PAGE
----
This has all taken place in an awe-inspiring setting. Ready to pay a visit?
This is a highly strategic and symbolic setting. Perched on a natural 76-metre high promontory, Fort de la Crèche in Wimereux has played a key role for over two hundred years in the various conflicts which the region has endured. Its purpose has been to protect and watch over the harbour at Boulogne-sur-Mer. After being at the fort for just a short while, it is easy to see why. The view along the coast stretches as far as Cap Gris-Nez and will astonish you! It would be very easy to see the enemy coming.
From Napoleon to Séré de Rivières
Napoleon understood the usefulness of this site when he was establishing the Camp of Boulogne in 1803 in preparation for the invasion of England. He had a fort built off the coast of La Pointe de la Crèche, nothing of which now remains. The one which we see today and which has been open to visitors for nearly 20 years was built in 1879 to defend the coast. Fancy that! It was part of a vast defence system built by Séré de Rivières which included the batteries of the Tour d’Ordre, Mont de Couppes and Cap d’Alprech at Le Portel.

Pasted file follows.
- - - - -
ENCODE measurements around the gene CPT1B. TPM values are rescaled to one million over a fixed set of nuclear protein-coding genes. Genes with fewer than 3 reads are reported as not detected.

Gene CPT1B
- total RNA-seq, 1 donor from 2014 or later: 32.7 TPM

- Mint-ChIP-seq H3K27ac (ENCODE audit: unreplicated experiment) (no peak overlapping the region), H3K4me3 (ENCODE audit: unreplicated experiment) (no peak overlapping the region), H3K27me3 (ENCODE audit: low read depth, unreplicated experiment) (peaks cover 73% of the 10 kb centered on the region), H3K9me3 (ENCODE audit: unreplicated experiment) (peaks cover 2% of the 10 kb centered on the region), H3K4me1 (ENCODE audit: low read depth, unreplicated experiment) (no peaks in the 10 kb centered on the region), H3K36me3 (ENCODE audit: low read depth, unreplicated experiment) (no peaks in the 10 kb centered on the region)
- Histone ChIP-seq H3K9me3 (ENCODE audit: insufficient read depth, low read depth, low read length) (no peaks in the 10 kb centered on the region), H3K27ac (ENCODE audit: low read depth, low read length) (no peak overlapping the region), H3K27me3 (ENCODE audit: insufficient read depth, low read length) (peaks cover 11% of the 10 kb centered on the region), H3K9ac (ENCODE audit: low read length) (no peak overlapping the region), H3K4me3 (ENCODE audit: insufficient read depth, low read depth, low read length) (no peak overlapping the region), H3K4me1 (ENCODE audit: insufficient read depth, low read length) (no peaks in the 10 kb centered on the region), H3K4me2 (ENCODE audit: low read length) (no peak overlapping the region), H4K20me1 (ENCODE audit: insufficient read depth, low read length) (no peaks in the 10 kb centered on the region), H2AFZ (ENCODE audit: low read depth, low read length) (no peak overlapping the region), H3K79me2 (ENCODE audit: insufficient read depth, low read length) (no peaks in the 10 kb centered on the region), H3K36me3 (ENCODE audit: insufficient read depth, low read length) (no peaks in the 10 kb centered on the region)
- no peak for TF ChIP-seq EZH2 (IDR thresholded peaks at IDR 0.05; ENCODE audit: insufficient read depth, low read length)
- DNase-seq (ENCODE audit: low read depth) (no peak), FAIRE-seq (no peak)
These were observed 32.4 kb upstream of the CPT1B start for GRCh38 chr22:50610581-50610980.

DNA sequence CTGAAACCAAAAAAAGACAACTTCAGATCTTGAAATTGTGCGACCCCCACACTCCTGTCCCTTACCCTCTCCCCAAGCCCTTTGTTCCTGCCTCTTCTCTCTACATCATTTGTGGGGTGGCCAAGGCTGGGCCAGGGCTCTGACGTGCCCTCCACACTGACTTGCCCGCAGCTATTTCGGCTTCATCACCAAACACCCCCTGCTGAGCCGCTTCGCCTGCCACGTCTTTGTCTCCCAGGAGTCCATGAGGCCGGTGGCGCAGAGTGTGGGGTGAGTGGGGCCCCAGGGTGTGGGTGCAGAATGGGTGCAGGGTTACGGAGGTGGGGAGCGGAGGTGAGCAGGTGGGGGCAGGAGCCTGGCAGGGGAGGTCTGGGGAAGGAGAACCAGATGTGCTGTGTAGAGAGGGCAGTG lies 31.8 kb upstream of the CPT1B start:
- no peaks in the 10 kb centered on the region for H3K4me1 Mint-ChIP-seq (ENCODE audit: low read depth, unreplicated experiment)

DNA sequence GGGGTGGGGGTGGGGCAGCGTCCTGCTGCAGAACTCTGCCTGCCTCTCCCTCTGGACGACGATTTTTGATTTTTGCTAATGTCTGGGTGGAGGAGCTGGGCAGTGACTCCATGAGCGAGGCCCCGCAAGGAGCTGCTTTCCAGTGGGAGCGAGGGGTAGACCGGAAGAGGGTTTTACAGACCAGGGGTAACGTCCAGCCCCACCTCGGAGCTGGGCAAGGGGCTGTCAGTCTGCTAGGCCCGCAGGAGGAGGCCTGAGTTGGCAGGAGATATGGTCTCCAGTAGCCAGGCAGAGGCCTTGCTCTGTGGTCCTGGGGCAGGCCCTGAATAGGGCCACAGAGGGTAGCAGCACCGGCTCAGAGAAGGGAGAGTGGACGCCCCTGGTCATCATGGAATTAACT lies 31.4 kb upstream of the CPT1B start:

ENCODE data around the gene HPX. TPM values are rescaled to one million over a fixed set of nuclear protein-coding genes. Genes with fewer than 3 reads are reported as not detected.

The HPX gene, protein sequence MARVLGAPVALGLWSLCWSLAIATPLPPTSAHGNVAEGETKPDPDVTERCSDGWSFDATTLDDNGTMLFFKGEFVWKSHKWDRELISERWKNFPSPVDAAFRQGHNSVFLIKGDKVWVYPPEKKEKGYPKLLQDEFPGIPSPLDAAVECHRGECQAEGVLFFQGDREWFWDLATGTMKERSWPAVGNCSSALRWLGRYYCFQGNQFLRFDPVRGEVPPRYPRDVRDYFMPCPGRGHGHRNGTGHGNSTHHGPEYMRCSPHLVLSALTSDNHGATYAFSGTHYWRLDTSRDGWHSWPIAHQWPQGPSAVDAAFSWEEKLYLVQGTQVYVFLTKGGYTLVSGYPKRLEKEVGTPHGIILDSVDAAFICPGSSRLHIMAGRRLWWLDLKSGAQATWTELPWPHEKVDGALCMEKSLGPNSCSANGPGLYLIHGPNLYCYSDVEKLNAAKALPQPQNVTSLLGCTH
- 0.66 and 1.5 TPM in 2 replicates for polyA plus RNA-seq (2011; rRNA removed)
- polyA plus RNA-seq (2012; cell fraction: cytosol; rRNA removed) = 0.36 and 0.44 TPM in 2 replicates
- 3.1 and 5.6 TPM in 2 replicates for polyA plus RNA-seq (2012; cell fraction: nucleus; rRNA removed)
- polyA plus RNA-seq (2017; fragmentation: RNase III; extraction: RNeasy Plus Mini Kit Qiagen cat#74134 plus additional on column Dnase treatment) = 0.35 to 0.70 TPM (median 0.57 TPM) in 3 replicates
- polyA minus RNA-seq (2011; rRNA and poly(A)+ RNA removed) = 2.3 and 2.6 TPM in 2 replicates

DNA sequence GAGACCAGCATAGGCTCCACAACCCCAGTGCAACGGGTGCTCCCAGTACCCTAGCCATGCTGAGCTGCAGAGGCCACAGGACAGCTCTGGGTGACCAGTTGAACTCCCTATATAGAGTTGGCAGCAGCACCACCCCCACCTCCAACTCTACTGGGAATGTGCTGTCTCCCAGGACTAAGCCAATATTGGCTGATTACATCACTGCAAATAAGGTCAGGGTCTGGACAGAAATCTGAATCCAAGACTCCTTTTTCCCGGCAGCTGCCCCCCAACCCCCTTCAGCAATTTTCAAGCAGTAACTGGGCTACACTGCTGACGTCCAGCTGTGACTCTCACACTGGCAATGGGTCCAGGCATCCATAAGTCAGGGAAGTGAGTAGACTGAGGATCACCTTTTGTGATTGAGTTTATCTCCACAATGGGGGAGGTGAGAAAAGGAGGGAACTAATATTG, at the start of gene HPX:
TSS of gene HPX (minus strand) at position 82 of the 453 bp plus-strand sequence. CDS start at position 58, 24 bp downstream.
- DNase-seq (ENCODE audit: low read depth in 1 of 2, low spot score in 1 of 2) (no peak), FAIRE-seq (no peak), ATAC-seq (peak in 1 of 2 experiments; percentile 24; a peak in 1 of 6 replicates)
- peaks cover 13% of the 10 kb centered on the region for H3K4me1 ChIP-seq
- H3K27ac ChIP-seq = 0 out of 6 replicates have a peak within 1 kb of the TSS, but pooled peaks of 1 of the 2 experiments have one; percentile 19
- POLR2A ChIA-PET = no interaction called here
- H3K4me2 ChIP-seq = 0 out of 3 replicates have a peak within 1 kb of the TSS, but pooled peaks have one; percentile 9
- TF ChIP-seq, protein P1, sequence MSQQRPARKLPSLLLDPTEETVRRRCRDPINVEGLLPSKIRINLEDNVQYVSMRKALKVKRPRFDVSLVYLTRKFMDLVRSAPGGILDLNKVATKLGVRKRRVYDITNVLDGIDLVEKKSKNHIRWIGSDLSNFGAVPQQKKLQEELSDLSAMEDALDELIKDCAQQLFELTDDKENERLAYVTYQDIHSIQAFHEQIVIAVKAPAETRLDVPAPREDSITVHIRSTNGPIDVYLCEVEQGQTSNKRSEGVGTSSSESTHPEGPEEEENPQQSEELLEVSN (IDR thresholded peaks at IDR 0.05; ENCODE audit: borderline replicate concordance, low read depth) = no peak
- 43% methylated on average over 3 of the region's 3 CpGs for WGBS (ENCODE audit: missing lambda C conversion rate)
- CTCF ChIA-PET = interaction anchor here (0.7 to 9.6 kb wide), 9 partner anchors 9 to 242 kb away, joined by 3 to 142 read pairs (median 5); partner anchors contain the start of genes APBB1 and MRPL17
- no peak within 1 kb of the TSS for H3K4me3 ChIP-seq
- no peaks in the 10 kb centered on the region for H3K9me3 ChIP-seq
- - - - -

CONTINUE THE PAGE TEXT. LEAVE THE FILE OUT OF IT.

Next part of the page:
The two World Wars
The fort was operational during the First World War and played an important role in supplies and evacuating the wounded. It was modernised by the French Navy between 1935 and 1940 and the La Crèche battery served as the backdrop for many battles during the Second World War and the Battle of France in particular. The German navy took possession of it, repaired the French canons, reinforced the weaponry considerably and concreted the site so that it became part of the ‘Atlantic Wall’. The battery was only finally won back in September 1944 by the Queen's Own Rifles, a Canadian regiment.
Open to visitors
Fort de la Crèche was decommissioned in 2002 and today is owned by the ‘Conservatoire du Littoral’. The Fort de la Crèche Association, which aims to preserve, restore and manage this architectural heritage, provides tours. Apart from the 1879 building, the site also shows the modernisation of military facilities made by the Army and the French Navy during the 1930s and 1940s and the German army. It is a journey into the very heart of our history through a truly fascinating study of the landscape and buildings.